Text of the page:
I recently left a message on a blog I enjoy reading, Magnolias and Sunshine about saving a few old board books before donating them all to a good cause. If you don't have any laying around, look for them at garage sales, friends of the library sales (I got some for only twenty-five cents each), or a used book store.
I thought I should post one of my own, because it's a fun little craft and people are very impressed with them. I made this a few years ago for my friend in CA of her first baby boy. It is fairly basic because it's first one I'd ever made and was learning the techniques. The pictures were kind of dark, so I tried to auto-fix them, but some of the colors are still a bit off. I used a baby themed kit from K&C, which made it quicker to put together since I only used pieces from the kit and some velum quotes.
The first things I do is make sure the binding is intact. You don't want to put a lot of hard work into your creation and then have it fall apart after a few uses, trust me this is from experience! Most board book pages have a shiny coating on their pages. I sand the pages using a scrap of sand paper and then wipe off all the little bits. I read somewhere that this gives the glue something to hold onto and ensures better adhesion. Next I plan out my pages, choosing which pictures to include, papers and ribbons, what embellishments to use, etc. A note on embellishments: try to use as many flat embellishments such as stickers and die-cuts if you want your finished book to close and be somewhat flat. All the fancy 3-D embellishments will add to the bulk of your book and prohibit it from closing.
It's all a matter of preference, because I've made some with bulkier embellishments and I think the finished book looks pretty with the pages fanned out on a table. In that case, I display mine standing up, so the front cover looks like a frame.
The pages reveal a little bit of what's inside and I think it makes your guests want to pick it up and look at it. Also, if you are using 3-D embellishments keep them toward the outer edges of your pages, the idea is to have a slight fanning of the pages, not to have them completely open. The design phase is also the time to plan for any extras such as, shortened pages, windows, or flaps. A shortened page is just that, when you cut part off, so that a little of the following page can be seen. A window involves two consecutive pages; you cut a shape out of one page, I found a square to be the easiest one. Place a photo behind the opening and glue to either the back of that page, leave a border around the print for glue, or glue it to the following page so that it can be seen through the opening. Adhere both pages together, I like to use really strong double sided tape to do this as it's quicker, but you can also use mod podge.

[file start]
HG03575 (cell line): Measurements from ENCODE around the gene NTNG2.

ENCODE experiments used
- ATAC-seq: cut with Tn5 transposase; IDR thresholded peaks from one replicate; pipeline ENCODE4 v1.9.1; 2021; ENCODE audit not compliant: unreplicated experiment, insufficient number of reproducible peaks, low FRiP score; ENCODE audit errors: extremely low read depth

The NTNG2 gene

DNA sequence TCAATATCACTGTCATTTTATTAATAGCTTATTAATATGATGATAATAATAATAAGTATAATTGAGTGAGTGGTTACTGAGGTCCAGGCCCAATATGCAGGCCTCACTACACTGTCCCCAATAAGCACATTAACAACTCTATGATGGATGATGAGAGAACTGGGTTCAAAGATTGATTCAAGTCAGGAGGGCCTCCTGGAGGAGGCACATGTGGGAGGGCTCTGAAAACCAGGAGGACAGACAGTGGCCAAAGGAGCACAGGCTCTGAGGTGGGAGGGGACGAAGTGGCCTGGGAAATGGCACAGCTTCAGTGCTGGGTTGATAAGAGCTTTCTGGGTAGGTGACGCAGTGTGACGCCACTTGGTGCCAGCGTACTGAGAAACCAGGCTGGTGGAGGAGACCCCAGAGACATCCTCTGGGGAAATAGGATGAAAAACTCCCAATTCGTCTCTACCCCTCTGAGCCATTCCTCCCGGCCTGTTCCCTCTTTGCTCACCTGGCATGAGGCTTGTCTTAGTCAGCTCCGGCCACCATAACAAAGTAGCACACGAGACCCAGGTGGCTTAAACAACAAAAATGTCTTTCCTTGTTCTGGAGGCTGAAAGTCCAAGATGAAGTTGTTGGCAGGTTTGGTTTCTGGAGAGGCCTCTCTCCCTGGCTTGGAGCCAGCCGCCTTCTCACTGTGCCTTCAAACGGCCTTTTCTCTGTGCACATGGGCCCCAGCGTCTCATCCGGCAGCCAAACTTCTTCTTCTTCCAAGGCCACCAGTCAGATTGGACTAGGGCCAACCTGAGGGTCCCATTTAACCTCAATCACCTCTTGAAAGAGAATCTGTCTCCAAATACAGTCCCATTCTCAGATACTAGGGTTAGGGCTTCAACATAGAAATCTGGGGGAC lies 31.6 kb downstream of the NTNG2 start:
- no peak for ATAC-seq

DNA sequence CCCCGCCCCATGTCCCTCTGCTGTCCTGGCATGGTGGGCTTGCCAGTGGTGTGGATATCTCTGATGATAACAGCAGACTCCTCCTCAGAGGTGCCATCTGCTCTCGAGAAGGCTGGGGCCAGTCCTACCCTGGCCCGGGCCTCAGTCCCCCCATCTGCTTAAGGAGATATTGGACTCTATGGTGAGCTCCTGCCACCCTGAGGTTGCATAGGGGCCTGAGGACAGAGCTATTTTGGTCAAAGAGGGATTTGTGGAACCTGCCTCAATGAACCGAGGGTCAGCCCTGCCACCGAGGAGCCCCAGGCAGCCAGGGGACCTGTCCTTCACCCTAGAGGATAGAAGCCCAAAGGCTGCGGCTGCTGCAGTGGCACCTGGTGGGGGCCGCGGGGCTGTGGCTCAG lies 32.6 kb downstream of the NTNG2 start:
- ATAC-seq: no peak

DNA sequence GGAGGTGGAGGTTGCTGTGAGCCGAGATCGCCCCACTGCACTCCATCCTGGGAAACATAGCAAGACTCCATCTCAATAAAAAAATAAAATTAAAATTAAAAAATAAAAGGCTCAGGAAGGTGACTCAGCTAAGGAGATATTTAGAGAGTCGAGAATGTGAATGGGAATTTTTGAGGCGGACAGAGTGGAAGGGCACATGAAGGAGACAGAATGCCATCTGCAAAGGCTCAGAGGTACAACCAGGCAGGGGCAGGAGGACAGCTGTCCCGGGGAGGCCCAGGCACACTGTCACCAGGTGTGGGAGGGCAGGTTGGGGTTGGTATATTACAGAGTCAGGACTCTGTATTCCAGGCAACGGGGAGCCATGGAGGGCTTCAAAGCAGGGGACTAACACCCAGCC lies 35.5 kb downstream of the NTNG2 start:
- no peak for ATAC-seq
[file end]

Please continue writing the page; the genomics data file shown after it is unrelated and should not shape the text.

You will need to apply the glue, then use clamps or clips to hold the two pages together overnight. A flap page is similar to a window, but when you are cutting out the shape cut out three sides and score the last one so it will open. Glue the first page to the second, being careful to not glue the flap. You can place a picture or patterned paper and embellishments in the opening of a window or flap.
Okay so now you've prepped your book by sanding and wiping it clean, planned out the pages, and made any necessary cuts to pages for extras. To assemble. Cover each page, one at a time with a thin layer of mod podge. Cut decorative paper to slightly larger than the page. Attach and smooth out any wrinkles with your fingers. Continue until pages are all covered. Let glue dry. Cut around each page with an x-acto knife. Sand away any excess paper so edges are smooth. Now you can decorate and embellish to your heart's content.
I save the cover for last, because if bulkier embellishments are used on the front it can make it harder to complete the inside pages if the book will not longer lay flat. If you choose to use flat embellishments on the inside, the front cover is the place to go crazy, I've even attached bigger items with hot glue.
Cover the front and back using the same method as the inside pages. Measure the spine of the book's height and width. Add an inch or so, so that the binding will be covered as well as some of the front and back. Using a coordinating scrap of paper, cut binding cover and hold up to your book to check that you like how it "fits" and make adustmentss as necessary. Cover the binding by, attaching first to the front of the book, folding it and gluing as you go around the spine, and then gluing it to the back.
I like to cover the seams on the front and back with ribbon. Cut to lengh and use glue dots to attach, fray check the ends before attaching. Or attach with mod podge, I haven't needed to fray check the ends as the glue does that for you. When you are finished you may want to apply a thin layer of mod podge to the covers to protect it from fingerprints and smudges.
If you embellish the front with silk flowers or something along those lines do not put mod podge on top of those. In that case, apply mod podge on the unembellished cover, let dry, and then hot glue on bigger items. I usually also apply a thin layer onto of each inner page, allow for drying time. You can apply mod podge right over any embellishments and photos as it drys clear.